All other considerations aside, Ridley Scott’s work ethic should shame us all. The 83-year-old filmmaker has two features coming out this year: House of Gucci, which once again sees him exploring areas of wealth and privilege as he did in All the Money in the World (2017), and The Last Duel, in cinemas at the time of writing, which sees him return to the historical epics he loves — and areas of wealth and privilege. It’s a Ridley twofer.
Based on the 2004 book The Last Duel: A True Story of Trial by Combat in Medieval France by Eric Jager (which I am currently about a third of the way through), The Last Duel tells the true (and yeah, pretty accurate based on my research so far) story of the last judicial duel in France, which took place in 1383, a practice whereby an accuser, having exhausted all other legal avenues, might win out by challenging a defendant to trial by combat — last man standing is right by God, and the loser is generally dead.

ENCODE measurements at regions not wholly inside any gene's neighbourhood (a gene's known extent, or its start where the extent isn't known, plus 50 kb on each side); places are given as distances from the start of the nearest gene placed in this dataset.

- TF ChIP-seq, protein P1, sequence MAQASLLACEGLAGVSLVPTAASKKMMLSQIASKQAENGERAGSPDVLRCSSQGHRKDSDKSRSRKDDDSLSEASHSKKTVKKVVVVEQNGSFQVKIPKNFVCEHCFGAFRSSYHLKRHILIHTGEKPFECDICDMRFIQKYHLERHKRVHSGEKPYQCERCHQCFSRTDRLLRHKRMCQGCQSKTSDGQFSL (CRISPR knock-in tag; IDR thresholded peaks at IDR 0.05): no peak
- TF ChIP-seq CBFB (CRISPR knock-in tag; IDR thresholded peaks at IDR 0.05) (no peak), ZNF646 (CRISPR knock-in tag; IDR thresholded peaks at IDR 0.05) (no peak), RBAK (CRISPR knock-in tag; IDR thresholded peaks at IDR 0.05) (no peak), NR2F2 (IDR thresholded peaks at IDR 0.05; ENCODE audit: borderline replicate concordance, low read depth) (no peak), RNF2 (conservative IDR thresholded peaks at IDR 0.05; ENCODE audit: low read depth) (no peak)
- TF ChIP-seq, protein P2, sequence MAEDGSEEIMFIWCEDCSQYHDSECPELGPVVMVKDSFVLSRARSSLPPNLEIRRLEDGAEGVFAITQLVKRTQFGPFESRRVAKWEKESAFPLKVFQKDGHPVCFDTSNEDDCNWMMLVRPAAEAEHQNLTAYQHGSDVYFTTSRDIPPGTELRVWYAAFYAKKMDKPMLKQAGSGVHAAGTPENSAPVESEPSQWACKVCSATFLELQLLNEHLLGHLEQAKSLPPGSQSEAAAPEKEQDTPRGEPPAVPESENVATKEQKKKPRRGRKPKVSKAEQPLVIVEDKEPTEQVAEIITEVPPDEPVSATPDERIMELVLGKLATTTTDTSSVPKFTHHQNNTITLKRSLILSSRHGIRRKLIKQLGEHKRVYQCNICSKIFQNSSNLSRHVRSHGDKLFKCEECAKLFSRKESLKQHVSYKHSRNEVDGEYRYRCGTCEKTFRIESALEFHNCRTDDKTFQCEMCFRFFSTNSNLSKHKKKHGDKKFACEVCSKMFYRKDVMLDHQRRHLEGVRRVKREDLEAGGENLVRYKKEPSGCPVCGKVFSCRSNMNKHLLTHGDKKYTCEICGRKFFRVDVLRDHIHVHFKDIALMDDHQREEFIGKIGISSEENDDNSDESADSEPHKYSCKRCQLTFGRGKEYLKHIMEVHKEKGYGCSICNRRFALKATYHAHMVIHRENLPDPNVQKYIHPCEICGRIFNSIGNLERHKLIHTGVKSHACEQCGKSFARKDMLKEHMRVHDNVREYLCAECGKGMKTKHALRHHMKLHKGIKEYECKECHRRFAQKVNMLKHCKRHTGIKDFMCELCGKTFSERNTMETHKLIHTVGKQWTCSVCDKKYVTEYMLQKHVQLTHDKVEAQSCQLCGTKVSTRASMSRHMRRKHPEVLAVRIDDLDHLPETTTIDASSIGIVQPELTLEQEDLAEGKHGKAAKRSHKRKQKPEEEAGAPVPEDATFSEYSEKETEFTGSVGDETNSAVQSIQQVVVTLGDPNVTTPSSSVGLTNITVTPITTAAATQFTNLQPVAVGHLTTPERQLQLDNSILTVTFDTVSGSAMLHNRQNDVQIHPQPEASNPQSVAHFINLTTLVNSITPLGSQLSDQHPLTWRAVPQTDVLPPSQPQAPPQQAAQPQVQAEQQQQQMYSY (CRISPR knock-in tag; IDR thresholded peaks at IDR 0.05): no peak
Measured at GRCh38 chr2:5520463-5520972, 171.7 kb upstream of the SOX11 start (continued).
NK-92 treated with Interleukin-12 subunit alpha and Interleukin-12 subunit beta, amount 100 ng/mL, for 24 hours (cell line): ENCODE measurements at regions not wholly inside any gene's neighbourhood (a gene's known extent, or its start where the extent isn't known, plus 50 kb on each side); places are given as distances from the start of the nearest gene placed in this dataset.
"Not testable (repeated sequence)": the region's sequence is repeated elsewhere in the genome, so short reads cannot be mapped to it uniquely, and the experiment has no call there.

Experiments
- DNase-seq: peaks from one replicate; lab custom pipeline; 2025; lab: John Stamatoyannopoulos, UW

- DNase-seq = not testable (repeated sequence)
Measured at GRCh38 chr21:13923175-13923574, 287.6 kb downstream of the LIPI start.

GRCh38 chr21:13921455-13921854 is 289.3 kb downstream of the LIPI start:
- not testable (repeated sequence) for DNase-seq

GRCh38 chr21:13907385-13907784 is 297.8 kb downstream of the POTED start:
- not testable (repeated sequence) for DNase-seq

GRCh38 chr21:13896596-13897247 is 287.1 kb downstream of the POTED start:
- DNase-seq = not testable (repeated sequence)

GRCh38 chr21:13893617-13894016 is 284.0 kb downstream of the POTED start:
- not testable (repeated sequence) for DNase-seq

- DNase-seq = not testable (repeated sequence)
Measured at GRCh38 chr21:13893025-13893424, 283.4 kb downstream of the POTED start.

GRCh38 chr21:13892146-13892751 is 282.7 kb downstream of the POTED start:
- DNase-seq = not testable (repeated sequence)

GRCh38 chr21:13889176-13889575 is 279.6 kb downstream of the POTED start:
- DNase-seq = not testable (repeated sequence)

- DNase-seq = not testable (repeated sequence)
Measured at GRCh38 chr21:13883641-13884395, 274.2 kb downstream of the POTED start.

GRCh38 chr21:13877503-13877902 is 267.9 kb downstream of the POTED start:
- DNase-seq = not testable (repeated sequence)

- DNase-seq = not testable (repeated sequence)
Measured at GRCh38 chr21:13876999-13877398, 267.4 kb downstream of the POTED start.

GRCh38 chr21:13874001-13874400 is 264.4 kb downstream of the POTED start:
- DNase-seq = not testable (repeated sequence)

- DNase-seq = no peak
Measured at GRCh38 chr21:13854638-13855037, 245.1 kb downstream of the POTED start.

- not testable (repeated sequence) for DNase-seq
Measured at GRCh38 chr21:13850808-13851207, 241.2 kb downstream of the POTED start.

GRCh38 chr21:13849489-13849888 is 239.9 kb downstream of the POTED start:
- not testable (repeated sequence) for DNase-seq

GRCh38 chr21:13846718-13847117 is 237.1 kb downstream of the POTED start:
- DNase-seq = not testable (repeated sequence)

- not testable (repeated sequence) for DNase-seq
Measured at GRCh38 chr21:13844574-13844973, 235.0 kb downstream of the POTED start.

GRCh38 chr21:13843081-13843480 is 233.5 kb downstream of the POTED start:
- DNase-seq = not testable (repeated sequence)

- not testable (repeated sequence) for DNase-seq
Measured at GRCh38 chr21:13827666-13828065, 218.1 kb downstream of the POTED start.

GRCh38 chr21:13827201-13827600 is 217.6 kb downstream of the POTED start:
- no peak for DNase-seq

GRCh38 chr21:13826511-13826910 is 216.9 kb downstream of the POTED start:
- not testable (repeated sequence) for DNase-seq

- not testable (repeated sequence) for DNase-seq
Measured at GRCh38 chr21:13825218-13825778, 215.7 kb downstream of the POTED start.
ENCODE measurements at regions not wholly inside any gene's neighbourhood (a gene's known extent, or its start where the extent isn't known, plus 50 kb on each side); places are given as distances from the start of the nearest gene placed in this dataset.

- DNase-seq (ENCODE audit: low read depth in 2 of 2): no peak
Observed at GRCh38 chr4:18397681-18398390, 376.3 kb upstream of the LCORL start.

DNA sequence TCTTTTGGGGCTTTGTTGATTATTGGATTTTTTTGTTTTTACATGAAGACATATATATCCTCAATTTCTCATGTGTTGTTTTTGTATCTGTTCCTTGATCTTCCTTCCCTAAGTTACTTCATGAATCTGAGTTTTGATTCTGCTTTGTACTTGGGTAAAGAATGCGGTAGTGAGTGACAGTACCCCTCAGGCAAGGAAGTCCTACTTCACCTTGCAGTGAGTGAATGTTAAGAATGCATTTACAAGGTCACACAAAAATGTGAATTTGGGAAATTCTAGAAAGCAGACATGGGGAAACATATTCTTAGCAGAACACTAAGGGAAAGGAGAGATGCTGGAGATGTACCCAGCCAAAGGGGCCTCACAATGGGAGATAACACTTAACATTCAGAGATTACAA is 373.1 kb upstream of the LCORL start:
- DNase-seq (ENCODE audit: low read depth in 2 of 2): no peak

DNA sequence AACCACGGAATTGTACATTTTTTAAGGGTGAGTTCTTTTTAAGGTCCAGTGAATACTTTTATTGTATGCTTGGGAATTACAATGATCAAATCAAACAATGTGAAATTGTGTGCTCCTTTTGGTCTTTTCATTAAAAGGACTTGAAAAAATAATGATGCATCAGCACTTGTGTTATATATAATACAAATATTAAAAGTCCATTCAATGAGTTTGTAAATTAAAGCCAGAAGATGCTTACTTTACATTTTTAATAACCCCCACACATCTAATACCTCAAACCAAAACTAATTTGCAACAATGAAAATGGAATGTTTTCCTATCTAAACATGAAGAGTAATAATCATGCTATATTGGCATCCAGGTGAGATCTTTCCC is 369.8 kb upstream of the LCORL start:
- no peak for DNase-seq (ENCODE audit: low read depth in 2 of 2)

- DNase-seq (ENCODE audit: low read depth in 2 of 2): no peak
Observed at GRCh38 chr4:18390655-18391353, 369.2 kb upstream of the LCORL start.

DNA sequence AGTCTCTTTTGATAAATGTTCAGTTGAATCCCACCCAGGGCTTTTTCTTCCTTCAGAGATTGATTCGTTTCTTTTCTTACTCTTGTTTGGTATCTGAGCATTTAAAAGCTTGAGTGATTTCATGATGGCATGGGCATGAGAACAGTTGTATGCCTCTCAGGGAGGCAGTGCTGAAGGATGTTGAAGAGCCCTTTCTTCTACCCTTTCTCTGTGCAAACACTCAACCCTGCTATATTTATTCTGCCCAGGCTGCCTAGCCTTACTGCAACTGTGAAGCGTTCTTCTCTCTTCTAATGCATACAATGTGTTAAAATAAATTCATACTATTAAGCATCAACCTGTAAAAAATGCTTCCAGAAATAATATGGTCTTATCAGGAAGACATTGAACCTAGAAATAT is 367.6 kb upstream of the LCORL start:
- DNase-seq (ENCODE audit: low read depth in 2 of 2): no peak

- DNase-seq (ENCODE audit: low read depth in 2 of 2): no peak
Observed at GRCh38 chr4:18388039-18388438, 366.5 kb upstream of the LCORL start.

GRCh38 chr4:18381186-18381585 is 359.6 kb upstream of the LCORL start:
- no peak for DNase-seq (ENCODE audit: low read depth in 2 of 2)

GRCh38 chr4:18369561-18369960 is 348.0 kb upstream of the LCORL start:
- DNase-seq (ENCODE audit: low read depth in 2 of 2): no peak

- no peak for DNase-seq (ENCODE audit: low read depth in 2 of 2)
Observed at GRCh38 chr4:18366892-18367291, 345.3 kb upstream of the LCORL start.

The accuser, in this case, is brutish but valorous (for a certain value thereof) knight Sir Jean de Carrouges (Matt Damon), whose wife, Marguerite (Jodie Comer), has been raped by Jean’s frenemy, the squire Jacques Le Gris (Adam Driver). Jacques is a favorite of Jean’s liege lord, Count Pierre d’Alençon (Ben Affleck), and so Jean, having found no satisfaction at the local level, takes his case all the way to King Charles VI (Alex Lawther). After a remarkable amount of legal manoeuvring that takes into account all manner of concerns such as property, inheritance, fealty, and religion, the stage is set for the titular battle. If Jean wins, he’ll be vindicated. If he loses, well, see above. And as for Marguerite? Having given testimony against Jacques, she’ll be burned alive for giving false witness. The stakes (and the stake) are high.